EAST LANSING, Mich.— On September 28, the Brownfield Redevelopment Authority (BRA) held a committee meeting discussing the future of brownfield sites in the city. The committee discussed the upcoming involvement of Kansas State University’s program Technical Assistance to Brownfields (TAB), which helps locate and plan development projects around brownfield sites.
Brownfield sites are properties that may have building complications due to the presence or perception of contamination. Over time, these properties decay and become unsuitable for general use. The long-term goal for the Redevelopment Authority is to be able to sell this property to developers, but it will take at least a year to get these properties ready for sale.
The city of East Lansing is in the process of completing an inventory of brownfield sites, but the city does not currently have a brownfield site expert on staff. Sarah Venner, the brownfield coordinator for the district said, “KSU TAB is planning to assist with determining where brownfield sites are located within the city. It is estimated that there are approximately 24,000 brownfield sites in Michigan.”
The last full inventory of brownfield sites for East Lansing was done in 2007 by the Department of Environment, Great Lakes and Energy (EGLE).
“I suggested that the city engages with the KSU TAB program to inquire whether they could support the city’s request for an inventory of brownfield properties because that is not a service that EGLE’s Brownfield program can provide,” Venner said.
Heather Pope, the community and economic development administrator for East Lansing stated, “We do not have a timeline of how long it will take to compile the inventory. Once the inventory has been completed, the BRA would then market the sites to developers. The goal would be to have the brownfield sites remediated and redeveloped so it would be beneficial for the committee to work with a group that has more experience.”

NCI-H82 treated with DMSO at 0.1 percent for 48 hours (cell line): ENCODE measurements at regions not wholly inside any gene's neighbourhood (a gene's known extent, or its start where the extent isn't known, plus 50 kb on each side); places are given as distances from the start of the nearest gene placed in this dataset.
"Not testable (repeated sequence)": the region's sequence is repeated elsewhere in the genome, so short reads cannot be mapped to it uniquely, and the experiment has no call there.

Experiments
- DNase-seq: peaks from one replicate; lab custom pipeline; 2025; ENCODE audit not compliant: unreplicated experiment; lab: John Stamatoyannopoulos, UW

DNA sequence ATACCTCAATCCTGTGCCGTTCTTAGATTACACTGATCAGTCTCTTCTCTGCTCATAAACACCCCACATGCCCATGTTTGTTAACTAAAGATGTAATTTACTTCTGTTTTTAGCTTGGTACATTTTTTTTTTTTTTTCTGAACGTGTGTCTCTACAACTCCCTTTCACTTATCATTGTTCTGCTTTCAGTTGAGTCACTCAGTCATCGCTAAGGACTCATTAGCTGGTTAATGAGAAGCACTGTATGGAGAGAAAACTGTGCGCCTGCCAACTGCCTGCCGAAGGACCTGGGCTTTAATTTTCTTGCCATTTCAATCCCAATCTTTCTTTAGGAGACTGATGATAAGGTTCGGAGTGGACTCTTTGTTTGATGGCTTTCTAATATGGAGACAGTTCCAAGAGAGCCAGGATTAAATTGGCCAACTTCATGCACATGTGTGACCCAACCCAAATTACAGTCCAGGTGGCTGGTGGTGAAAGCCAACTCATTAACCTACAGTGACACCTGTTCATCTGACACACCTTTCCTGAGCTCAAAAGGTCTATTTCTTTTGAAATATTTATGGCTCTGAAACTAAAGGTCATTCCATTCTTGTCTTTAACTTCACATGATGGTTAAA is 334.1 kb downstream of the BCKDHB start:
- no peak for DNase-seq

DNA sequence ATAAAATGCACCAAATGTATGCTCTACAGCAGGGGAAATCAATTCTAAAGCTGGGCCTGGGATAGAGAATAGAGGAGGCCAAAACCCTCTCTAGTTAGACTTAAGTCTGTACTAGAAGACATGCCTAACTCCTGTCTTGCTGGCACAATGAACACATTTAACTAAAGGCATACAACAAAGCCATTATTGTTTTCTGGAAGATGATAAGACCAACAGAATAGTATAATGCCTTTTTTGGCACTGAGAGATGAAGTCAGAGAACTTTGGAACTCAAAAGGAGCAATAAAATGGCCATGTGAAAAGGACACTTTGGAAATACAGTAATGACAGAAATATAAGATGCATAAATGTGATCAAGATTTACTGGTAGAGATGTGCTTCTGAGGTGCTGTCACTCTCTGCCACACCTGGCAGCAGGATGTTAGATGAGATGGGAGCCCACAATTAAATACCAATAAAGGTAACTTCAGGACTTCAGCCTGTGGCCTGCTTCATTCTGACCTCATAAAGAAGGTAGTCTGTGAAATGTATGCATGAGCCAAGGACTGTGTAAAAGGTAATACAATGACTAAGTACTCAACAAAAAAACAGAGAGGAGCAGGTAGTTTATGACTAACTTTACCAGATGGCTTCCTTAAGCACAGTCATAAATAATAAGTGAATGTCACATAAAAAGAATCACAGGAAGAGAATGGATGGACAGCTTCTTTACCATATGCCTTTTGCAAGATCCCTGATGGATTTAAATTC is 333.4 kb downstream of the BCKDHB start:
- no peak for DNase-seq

KSU TAB has been helping assess brownfield sites for more than 20 years and has assisted with similar projects across 21 states. The city of East Lansing is hopeful that the experience KSU TAB brings to the project will help the city collect an inventory of these brownfield sites.
“Once they develop it, we can help maintain these sites. It just depends on where the city’s motivation is,” said Beth Grigsby, regional manager for KSU TAB.
As the relationship between the city of East Lansing and KSU TAB strengthens, the involvement of KSU TAB may grow in the future. The BRA has planned a variety of welcome events for the KSU TAB staff throughout the rest of the year. The next upcoming meeting for KSU TAB and EGLE consultants will be on Oct. 17, which will include a tour of East Lansing. The BRA will begin to integrate data from KSU TAB and EGLE consulting into redevelopment plans beginning in 2024.